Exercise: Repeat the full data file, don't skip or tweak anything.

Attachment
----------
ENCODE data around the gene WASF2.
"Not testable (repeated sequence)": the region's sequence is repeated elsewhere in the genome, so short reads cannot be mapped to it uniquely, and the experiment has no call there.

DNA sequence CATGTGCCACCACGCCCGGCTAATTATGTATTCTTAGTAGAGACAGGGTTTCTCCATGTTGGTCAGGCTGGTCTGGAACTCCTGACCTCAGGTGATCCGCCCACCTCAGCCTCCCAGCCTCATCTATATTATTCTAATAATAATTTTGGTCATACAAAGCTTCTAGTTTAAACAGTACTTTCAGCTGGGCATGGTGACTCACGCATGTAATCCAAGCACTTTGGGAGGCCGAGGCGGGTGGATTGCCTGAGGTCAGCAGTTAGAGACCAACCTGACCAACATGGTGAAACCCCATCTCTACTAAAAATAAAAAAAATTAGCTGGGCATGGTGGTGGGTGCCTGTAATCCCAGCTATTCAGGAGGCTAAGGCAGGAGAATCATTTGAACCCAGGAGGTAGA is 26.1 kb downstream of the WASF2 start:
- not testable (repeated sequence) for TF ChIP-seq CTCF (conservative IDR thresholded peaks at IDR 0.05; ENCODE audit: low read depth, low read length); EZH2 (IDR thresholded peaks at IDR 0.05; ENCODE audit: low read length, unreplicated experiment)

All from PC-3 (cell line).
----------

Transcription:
ENCODE data around the gene WASF2.
"Not testable (repeated sequence)": the region's sequence is repeated elsewhere in the genome, so short reads cannot be mapped to it uniquely, and the experiment has no call there.

DNA sequence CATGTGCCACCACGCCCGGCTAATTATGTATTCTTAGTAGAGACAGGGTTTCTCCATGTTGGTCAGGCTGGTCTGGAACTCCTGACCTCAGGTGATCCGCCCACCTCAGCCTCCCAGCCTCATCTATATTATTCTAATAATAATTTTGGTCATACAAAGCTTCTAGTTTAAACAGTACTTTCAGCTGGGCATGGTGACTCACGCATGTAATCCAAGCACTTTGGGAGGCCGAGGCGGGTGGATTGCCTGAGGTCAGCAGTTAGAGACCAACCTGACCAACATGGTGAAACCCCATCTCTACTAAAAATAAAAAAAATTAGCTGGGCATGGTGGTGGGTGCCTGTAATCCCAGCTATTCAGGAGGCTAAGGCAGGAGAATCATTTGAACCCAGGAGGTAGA is 26.1 kb downstream of the WASF2 start:
- not testable (repeated sequence) for TF ChIP-seq CTCF (conservative IDR thresholded peaks at IDR 0.05; ENCODE audit: low read depth, low read length); EZH2 (IDR thresholded peaks at IDR 0.05; ENCODE audit: low read length, unreplicated experiment)

All from PC-3 (cell line).